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How do fingerprints form? Even though many people think it’s random, a lot of it has to do with your genes!

Hosted by: Hank Green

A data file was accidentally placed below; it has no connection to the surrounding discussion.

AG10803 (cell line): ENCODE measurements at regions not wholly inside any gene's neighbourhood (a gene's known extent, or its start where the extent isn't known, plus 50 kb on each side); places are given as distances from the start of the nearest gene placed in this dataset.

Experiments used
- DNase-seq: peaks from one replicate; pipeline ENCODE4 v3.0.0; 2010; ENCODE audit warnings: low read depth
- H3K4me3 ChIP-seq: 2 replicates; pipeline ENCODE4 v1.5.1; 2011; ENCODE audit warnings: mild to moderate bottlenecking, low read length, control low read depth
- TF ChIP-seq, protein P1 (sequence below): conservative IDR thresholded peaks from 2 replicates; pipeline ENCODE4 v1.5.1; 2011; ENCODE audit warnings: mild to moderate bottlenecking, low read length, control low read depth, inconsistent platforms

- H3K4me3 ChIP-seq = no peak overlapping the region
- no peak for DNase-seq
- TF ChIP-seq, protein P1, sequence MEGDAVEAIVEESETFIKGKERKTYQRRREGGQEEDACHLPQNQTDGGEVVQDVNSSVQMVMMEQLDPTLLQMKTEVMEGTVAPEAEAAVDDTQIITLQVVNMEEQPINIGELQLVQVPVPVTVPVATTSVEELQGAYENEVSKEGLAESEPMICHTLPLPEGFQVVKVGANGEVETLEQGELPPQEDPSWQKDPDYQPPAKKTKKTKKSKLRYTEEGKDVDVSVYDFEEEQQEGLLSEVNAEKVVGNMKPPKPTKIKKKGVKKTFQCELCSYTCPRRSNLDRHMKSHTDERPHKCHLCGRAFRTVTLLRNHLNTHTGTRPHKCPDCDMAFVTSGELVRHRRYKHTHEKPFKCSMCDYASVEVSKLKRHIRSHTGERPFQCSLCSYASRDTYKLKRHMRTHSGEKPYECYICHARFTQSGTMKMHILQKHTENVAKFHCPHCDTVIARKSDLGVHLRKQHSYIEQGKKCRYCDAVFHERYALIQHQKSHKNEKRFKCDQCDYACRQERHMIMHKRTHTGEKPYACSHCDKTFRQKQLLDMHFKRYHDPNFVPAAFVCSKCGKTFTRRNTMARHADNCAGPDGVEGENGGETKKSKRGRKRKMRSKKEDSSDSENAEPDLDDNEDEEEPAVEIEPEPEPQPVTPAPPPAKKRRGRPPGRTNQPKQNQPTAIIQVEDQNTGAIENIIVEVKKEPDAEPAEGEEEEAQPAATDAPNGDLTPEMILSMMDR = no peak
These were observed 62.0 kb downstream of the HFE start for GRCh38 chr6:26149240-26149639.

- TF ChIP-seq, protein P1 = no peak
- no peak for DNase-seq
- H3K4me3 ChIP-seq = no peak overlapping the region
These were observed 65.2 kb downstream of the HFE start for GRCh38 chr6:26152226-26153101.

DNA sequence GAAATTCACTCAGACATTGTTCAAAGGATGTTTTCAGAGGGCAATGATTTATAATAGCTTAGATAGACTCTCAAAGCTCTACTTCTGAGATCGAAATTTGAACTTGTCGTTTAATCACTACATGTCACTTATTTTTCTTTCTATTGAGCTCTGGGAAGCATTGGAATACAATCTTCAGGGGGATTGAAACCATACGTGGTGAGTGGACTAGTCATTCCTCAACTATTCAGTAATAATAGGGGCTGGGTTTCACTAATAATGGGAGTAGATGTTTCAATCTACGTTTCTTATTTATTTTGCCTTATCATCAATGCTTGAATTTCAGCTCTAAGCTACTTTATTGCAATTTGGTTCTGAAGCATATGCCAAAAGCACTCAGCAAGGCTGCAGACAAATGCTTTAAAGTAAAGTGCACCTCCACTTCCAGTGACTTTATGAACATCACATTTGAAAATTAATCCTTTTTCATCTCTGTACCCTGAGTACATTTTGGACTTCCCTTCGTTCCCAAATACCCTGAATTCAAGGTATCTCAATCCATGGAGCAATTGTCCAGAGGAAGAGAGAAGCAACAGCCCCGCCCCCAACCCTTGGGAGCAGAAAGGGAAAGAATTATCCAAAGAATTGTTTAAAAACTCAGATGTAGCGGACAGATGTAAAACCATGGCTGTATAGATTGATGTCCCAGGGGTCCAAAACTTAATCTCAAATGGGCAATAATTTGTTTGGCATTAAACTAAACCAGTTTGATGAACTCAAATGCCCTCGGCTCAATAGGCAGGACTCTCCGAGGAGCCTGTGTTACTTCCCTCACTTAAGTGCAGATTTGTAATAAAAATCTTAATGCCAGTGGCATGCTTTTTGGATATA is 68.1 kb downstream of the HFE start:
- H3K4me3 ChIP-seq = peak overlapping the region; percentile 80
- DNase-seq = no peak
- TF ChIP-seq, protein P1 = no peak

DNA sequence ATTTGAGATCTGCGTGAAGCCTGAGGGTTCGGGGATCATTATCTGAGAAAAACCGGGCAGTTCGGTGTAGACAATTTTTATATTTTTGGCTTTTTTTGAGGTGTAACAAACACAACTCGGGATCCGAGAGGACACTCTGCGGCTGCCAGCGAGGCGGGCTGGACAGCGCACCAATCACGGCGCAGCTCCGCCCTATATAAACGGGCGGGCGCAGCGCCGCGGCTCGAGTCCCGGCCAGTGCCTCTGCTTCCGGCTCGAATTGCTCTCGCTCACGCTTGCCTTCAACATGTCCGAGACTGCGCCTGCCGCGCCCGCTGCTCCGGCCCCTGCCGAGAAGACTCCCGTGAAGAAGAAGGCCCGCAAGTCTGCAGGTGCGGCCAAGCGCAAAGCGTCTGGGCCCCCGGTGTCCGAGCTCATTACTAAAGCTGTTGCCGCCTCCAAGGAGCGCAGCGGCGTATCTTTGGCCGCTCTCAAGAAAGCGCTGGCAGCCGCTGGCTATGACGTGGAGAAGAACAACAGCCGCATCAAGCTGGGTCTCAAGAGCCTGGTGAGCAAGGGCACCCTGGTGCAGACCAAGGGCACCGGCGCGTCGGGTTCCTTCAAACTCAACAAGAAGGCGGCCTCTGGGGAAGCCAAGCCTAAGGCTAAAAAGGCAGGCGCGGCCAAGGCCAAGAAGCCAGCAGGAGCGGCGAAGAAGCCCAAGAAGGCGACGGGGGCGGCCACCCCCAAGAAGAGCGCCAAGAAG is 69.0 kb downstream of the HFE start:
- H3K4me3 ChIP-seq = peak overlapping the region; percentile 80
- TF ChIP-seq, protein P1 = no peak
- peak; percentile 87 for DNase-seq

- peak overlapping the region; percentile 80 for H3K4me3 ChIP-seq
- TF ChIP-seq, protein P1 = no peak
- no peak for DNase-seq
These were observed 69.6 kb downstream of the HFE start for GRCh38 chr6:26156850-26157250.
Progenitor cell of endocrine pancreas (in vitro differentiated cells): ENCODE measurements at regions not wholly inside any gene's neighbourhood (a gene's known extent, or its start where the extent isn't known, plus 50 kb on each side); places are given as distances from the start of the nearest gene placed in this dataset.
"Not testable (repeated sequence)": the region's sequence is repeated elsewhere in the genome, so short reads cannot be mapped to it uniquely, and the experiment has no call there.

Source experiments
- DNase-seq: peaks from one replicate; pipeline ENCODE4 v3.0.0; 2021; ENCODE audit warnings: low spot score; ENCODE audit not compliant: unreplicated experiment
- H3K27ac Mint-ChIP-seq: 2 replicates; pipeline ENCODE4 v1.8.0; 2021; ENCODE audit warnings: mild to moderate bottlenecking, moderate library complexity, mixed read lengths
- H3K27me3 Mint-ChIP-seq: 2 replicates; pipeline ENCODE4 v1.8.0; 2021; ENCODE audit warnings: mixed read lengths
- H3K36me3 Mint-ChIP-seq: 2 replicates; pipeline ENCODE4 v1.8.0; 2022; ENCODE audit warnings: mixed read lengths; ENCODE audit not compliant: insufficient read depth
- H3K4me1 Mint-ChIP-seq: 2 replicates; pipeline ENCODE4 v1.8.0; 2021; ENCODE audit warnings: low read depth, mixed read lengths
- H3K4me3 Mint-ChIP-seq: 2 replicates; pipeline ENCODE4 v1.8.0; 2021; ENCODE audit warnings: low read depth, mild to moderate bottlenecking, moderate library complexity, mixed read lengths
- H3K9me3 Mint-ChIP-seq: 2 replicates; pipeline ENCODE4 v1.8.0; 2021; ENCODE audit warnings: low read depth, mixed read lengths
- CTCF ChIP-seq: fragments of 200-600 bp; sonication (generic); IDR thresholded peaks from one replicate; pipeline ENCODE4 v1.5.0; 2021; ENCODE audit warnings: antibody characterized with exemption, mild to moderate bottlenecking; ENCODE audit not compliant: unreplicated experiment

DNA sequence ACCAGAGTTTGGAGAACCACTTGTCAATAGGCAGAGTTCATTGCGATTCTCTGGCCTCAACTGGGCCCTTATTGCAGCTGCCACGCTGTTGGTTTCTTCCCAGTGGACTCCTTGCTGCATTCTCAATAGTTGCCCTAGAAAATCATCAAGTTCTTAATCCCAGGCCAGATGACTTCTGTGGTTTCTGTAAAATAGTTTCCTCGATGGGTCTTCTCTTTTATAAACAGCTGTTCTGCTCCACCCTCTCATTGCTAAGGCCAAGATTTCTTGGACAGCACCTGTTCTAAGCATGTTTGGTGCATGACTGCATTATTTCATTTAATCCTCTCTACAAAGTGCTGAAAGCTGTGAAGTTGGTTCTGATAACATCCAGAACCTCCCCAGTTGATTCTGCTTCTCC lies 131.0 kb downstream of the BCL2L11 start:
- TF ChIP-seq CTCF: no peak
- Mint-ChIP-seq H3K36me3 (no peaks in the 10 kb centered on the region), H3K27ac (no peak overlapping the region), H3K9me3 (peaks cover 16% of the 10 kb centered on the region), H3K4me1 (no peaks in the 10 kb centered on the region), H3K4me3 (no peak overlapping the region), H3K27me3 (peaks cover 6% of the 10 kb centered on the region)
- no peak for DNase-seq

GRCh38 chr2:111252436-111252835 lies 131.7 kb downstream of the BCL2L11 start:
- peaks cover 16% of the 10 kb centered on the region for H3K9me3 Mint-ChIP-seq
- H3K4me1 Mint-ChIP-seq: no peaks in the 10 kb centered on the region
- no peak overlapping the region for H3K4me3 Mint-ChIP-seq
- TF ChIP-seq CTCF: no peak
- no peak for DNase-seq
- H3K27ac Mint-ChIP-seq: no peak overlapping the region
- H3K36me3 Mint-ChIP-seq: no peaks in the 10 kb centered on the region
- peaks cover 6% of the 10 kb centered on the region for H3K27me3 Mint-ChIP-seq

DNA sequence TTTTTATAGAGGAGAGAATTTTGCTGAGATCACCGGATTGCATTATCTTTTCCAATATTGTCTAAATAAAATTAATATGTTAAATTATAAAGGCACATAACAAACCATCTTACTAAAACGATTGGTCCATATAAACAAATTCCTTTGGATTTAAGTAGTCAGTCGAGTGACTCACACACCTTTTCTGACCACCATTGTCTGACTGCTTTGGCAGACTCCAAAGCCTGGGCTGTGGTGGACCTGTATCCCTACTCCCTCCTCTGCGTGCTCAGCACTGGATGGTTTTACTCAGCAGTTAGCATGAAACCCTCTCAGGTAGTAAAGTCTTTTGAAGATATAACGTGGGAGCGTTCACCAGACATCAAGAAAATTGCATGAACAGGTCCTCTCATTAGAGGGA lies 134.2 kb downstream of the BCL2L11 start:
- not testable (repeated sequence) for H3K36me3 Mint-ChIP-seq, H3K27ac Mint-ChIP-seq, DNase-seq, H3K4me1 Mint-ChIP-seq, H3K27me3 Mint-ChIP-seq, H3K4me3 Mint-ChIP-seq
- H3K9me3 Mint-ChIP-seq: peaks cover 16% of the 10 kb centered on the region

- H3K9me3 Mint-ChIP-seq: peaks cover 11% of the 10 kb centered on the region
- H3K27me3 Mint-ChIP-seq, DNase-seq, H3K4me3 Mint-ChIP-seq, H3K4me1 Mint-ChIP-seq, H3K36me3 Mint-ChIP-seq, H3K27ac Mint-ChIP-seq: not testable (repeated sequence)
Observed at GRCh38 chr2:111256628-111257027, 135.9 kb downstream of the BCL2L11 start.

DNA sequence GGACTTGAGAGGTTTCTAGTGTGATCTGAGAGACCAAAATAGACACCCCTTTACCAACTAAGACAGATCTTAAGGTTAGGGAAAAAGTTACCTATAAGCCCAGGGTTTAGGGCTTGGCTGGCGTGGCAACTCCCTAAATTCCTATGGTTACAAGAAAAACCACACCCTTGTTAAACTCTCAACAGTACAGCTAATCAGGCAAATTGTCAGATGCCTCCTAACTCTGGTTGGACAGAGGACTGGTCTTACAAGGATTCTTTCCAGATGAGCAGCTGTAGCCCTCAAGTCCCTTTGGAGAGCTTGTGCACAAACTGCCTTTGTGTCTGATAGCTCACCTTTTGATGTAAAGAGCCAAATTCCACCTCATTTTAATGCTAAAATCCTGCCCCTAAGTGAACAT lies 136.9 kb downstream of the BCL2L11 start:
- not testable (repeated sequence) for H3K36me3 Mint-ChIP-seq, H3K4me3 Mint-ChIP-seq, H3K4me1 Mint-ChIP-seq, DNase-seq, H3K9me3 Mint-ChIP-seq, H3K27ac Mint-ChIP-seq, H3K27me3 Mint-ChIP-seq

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If you have fingers, I’m guessing you've fingerprints.    Those fingerprints are what make you unique, right?    That’s why all the smart criminals on TV wear gloves. I mean, not even identical twins have the same prints.   But a lot of the way that fingerprints form is, as it turns out, controlled by genetics.    Even though a lot of people think of fingerprints as being random, the main pattern, which is the general shape that your print makes, is really a product of your genes.   There are three basic classes of fingerprints:    There are whorls, which mostly look like swirls or circles; loops, which are just curvy lines that start and end on the same side of the finger; and arches, which start and end on opposite sides of the finger.   Now, genetics don’t directly control which of these patterns appear on each finger. But they do affect the factors that lead to the different shapes -- like the symmetry of the finger’s surface.   See, between the sixth and eighth week of a fetus’ development, a fetus starts to get these extra thick pads on its fingers and palms and feet, called volar pads.    These pads begin to appear when a special kind of stem-cell tissue swells beneath the existing layers of skin.   This tissue is called mesenchyme, and it eventually forms connective tissues like skin and blood vessels.   In humans, these volar pads don’t stick around for long. Around week ten, the pads stop growing, while the hands continue to grow.    For the next five weeks, then, the volar pads smooth out into the hands and feet we’re all familiar with.   But what they look like as they disappear is largely controlled by genes, which affect both how the hand grows and when exactly the fingerprints begin to form. And the results are not always symmetrical or uniform.    For instance, a finger might grow faster on one side than the other, leading to a volar pad that’s slanted to the left or right like a tiny ramp.    If the primary ridges, which are the earliest precursors of the ridges in fingerprints, form along that slant, they’ll make a loop.   But if the volar pad isn’t slanted when the ridges show up, then they’ll form a more symmetrical pattern.    Research has found that if the pad is flat, but still prominent, the ridges will turn into a whorl. But if the pad has mostly disappeared, though, then they’ll form an arch.   Since these patterns are informed by genetics, the patterns often run in families.    BUT! There are smaller intricacies within the fingerprints -- which the experts just call minutiae -- that do vary from person to person, even within families.    And we’re not totally clear on how that part works, but research suggests that these finer points are influenced by environmental factors, including the actual position of the fetus in the womb, whether it’s touching the amniotic sac, and even the density of amniotic fluid.   Together, these things can tweak the overall pattern, like the number of ridges, or where they converge on your finger.     Even in identical twins, then, the patterns on each of their fingers may match up, but their prints aren’t exactly the same.   So not only are your fingerprints unique -- they can also tell you a lot about how you developed in the womb.   Thanks for asking, and thanks to all of our patrons on Patreon who make SciShow possible through their monthly contributions. If you like Quick Questions and SciShow and want to help us keep making more videos like this, you can go to!